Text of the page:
Mission Doctors Association


READINGS: Genesis 22: 1-2, 9a, 10-13, 15-18; Romans 8: 31b-34; Mark 9: 2-10.

Who hasn’t made the traditional “New Year’s Resolutions’ for self-improvement? Or who has not dreamed of the day when not shackled by some bad habit, sinful inclination, or a character flaw? We all do and, as Americans, concern about ‘self-help’ has been rooted in our culture for a very long time as anyone can see in any bookstore which offers a variety of self-improvement books. Who does not want to be better either as a person or professionally or in relationships with others?

Have you ever wondered why we have this desire for self-betterment? As far as we know no polar bear is in angst over its inability to cope in warm climes nor does a dog practice its squirrel hunting techniques. Perhaps deep within our souls is a desire for more beauty, more love, and an accompanying need to mold ourselves to be better, more loving, and act with beauty in our world. A desire which causes our imagination to dream of ‘what ifs’ and one which can lead us to frustration or put us on a slow lifelong path to conversion.

Today’s Gospel reading is about the Transfiguration of the Lord on Mount Tabor and tells how before the eyes of Peter, James, and John Jesus was transformed to reveal his divine glory. An instantaneous change that shows us symbolically that Christ offers us the chance for real change. Through Christ over a lifetime we can be transformed, perhaps not into our own image of the perfect ‘self’ but into who we are in God’s eyes. But such transformation is never instantaneous nor just a matter of doing it on our own. For Christians, ‘self-help’ begins with a humble realization of our humanity in its wonderfulness, weakness, and fragility. We are dependent on God and are never gods. We have to develop new habits and realizations for personal ‘self-help’ but this would be futile without the ongoing grace (support, encouragement, enlightenment) of God.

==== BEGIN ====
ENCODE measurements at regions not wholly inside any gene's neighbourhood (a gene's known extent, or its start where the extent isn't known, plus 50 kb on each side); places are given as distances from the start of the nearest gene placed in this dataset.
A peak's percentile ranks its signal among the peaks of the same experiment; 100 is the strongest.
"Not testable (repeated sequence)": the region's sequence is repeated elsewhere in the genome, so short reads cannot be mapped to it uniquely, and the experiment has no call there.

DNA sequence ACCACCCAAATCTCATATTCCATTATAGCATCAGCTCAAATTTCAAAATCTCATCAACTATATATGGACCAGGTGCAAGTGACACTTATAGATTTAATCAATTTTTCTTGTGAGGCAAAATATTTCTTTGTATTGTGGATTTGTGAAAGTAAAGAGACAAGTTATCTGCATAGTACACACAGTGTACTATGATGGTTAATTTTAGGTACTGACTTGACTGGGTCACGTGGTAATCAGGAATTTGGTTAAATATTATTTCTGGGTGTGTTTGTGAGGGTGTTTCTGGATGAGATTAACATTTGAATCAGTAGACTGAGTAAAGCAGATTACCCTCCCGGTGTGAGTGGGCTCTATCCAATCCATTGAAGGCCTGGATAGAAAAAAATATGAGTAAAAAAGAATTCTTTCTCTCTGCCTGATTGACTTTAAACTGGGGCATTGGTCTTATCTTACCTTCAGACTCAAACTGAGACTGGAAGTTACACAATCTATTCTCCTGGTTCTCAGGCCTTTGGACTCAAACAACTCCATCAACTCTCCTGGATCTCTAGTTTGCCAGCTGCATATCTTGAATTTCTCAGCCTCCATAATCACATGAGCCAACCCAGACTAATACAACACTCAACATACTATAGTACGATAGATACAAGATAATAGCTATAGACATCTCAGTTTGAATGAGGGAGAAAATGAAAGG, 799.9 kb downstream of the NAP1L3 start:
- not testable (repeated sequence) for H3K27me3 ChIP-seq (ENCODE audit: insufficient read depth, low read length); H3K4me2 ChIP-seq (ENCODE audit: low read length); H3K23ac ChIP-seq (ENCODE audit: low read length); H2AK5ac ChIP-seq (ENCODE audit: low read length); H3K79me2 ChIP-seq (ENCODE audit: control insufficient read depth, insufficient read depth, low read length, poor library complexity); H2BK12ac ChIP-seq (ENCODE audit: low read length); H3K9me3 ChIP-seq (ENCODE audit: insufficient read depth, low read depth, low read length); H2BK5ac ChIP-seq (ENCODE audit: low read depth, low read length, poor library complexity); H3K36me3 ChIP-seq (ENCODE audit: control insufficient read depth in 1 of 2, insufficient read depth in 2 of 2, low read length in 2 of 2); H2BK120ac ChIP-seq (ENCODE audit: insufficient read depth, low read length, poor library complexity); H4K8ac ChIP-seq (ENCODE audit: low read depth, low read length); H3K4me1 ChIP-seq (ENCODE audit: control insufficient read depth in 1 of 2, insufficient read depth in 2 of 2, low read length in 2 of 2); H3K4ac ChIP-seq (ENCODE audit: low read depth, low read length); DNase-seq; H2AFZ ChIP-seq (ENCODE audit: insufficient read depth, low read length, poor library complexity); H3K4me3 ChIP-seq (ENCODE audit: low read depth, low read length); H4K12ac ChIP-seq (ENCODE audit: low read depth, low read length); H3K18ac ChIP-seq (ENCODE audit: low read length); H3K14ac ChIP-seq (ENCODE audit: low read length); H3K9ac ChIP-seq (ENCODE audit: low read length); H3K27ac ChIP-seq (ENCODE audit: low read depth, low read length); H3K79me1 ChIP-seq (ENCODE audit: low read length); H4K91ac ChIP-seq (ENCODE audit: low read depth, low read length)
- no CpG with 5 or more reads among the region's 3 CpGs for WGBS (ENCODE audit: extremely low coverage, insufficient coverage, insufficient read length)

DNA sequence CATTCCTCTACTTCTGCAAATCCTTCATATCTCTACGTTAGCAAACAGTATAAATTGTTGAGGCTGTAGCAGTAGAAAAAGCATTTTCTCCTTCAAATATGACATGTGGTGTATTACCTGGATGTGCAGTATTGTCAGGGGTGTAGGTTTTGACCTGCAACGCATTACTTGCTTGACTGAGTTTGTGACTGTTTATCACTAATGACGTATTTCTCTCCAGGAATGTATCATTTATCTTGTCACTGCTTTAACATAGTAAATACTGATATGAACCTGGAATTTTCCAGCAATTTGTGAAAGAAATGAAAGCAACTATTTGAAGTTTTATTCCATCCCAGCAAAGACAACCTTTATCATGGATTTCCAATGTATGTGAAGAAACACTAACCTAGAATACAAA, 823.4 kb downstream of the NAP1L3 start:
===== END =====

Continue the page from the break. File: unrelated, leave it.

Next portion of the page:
So, during this Second Sunday of Lent let us pray for the grace to deepen relationships, drop useless fears, love more intensely and heal brokenness in our hearts. Christ is the healer and the One who points us to ‘self-help’.

Please remember during this Lent to continue supporting the Mission Doctors who bring healing to Christ’s poor. God bless you and Happy Second Sunday of Lent.

Brother John Kiesler, OFM

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